If you want to know who really controls Adamas Pharmaceuticals, Inc. (NASDAQ:ADMS), then you'll have to look at the makeup of its share registry. Institutions will often hold stock in bigger companies, and we expect to see insiders owning a noticeable percentage of the smaller ones. Companies that used to be publicly owned tend to have lower insider ownership.
Adamas Pharmaceuticals is not a large company by global standards. It has a market capitalization of US$230m, which means it wouldn't have the attention of many institutional investors. In the chart below, we can see that institutions are noticeable on the share registry. We can zoom in on the different ownership groups, to learn more about Adamas Pharmaceuticals.
What Does The Institutional Ownership Tell Us About Adamas Pharmaceuticals?
Many institutions measure their performance against an index that approximates the local market. So they usually pay more attention to companies that are included in major indices.
We can see that Adamas Pharmaceuticals does have institutional investors; and they hold a good portion of the company's stock. This can indicate that the company has a certain degree of credibility in the investment community. However, it is best to be wary of relying on the supposed validation that comes with institutional investors. They too, get it wrong sometimes. When multiple institutions own a stock, there's always a risk that they are in a 'crowded trade'. When such a trade goes wrong, multiple parties may compete to sell stock fast. This risk is higher in a company without a history of growth. You can see Adamas Pharmaceuticals' historic earnings and revenue below, but keep in mind there's always more to the story.
It would appear that 14% of Adamas Pharmaceuticals shares are controlled by hedge funds. That's interesting, because hedge funds can be quite active and activist. Many look for medium term catalysts that will drive the share price higher. The company's largest shareholder is FMR LLC, with ownership of 12%. Mohr Davidow Ventures is the second largest shareholder owning 10% of common stock, and Armistice Capital LLC holds about 8.5% of the company stock.
On further inspection, we found that more than half the company's shares are owned by the top 7 shareholders, suggesting that the interests of the larger shareholders are balanced out to an extent by the smaller ones.
While it makes sense to study institutional ownership data for a company, it also makes sense to study analyst sentiments to know which way the wind is blowing. Quite a few analysts cover the stock, so you could look into forecast growth quite easily.
Insider Ownership Of Adamas Pharmaceuticals
The definition of company insiders can be subjective and does vary between jurisdictions. Our data reflects individual insiders, capturing board members at the very least. The company management answer to the board and the latter should represent the interests of shareholders. Notably, sometimes top-level managers are on the board themselves.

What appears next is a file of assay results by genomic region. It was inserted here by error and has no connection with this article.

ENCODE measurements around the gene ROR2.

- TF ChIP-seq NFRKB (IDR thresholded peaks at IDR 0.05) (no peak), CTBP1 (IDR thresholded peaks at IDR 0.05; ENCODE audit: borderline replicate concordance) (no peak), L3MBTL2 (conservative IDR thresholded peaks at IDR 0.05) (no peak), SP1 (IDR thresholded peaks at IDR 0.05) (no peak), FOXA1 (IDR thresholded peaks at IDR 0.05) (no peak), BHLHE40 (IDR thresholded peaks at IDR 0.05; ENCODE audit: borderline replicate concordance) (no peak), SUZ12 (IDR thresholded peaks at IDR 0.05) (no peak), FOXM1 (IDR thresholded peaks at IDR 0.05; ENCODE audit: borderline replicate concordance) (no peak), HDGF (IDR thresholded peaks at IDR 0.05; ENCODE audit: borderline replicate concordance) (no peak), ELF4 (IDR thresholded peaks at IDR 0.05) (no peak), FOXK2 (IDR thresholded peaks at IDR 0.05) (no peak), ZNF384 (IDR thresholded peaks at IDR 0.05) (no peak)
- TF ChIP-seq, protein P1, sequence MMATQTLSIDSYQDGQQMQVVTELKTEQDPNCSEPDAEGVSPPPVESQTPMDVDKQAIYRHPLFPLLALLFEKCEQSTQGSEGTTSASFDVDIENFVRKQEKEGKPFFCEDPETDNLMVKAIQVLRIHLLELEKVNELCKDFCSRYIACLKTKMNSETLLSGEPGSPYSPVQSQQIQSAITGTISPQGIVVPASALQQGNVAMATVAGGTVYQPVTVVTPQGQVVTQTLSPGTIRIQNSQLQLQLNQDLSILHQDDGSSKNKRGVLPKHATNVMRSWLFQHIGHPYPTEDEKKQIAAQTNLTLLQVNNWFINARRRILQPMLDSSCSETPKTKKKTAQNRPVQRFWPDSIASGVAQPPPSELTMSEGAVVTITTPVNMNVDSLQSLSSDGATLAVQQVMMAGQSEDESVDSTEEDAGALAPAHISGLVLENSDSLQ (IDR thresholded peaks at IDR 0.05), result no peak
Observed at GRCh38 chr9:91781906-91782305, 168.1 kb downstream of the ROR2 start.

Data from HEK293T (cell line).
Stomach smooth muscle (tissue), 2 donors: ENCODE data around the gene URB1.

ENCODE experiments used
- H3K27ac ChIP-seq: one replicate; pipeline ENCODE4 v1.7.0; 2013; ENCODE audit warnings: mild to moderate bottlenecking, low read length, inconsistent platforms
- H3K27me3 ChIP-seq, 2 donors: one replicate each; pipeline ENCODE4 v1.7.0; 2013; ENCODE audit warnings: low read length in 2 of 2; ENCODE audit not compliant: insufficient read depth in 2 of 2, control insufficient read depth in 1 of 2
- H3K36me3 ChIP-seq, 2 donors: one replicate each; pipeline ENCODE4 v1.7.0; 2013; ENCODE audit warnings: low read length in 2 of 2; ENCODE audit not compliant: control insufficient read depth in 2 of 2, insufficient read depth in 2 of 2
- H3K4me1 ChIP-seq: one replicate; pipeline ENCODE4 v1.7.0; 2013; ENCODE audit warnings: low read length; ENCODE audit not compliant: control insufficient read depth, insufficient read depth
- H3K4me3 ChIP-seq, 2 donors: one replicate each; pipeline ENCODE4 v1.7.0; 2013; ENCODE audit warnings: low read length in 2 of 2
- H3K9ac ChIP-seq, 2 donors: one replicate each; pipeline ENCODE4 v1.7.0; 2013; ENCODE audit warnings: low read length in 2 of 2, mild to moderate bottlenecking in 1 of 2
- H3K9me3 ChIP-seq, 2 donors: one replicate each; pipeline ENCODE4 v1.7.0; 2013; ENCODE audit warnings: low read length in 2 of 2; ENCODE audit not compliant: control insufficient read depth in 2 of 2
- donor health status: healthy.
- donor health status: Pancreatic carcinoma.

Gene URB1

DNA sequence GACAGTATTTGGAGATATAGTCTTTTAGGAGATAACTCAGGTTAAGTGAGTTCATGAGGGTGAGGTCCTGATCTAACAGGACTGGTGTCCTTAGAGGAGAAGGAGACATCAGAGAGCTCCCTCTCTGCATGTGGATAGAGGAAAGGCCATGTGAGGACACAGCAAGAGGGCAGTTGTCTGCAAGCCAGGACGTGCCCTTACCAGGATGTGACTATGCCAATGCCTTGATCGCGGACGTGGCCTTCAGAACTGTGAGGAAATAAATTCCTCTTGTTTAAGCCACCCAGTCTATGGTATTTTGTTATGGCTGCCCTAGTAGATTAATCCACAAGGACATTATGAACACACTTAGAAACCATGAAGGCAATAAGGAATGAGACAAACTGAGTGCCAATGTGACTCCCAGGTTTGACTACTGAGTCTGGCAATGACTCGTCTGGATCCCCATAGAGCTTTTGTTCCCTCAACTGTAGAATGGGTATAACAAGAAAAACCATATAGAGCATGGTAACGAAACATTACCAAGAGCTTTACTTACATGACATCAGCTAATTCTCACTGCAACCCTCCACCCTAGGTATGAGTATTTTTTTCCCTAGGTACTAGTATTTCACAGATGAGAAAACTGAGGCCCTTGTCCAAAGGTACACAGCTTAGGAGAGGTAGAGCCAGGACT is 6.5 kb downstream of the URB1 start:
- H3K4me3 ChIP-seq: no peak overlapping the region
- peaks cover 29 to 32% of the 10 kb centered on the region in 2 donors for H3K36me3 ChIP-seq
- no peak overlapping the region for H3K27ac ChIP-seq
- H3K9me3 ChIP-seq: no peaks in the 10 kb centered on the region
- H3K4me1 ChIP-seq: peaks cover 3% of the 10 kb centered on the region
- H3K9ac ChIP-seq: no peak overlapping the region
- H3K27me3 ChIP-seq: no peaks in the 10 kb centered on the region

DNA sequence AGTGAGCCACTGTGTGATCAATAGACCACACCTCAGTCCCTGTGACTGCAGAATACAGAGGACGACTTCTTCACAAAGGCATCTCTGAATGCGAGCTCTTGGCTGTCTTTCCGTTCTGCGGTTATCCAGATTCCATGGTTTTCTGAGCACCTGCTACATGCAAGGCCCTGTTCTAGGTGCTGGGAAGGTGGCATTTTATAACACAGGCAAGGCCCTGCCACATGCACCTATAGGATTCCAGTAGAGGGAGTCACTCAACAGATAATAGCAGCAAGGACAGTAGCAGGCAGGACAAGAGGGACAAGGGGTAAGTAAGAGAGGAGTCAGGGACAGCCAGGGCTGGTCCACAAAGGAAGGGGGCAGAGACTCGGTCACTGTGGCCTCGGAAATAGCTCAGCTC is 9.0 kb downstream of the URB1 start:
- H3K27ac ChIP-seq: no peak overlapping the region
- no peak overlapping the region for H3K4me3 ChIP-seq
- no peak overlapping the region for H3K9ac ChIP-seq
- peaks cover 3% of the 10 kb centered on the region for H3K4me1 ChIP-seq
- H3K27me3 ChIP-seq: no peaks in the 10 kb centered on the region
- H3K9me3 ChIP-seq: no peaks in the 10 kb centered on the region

Insider ownership is positive when it signals leadership are thinking like the true owners of the company. However, high insider ownership can also give immense power to a small group within the company. This can be negative in some circumstances.
Our most recent data indicates that insiders own some shares in Adamas Pharmaceuticals, Inc.. It has a market capitalization of just US$230m, and insiders have US$2.4m worth of shares, in their own names. Some would say this shows alignment of interests between shareholders and the board. But it might be worth checking if those insiders have been selling.
General Public Ownership
The general public, with a 22% stake in the company, will not easily be ignored. While this size of ownership may not be enough to sway a policy decision in their favour, they can still make a collective impact on company policies.
Private Equity Ownership
Private equity firms hold a 15% stake in Adamas Pharmaceuticals. This suggests they can be influential in key policy decisions. Some might like this, because private equity are sometimes activists who hold management accountable. But other times, private equity is selling out, having taking the company public.
It's always worth thinking about the different groups who own shares in a company. But to understand Adamas Pharmaceuticals better, we need to consider many other factors. To that end, you should be aware of the 2 warning signs we've spotted with Adamas Pharmaceuticals .
If you are like me, you may want to think about whether this company will grow or shrink. Luckily, you can check this free report showing analyst forecasts for its future.
NB: Figures in this article are calculated using data from the last twelve months, which refer to the 12-month period ending on the last date of the month the financial statement is dated. This may not be consistent with full year annual report figures.
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This article by Simply Wall St is general in nature. We provide commentary based on historical data and analyst forecasts only using an unbiased methodology and our articles are not intended to be financial advice. It does not constitute a recommendation to buy or sell any stock, and does not take account of your objectives, or your financial situation. We aim to bring you long-term focused analysis driven by fundamental data. Note that our analysis may not factor in the latest price-sensitive company announcements or qualitative material. Simply Wall St has no position in any stocks mentioned.
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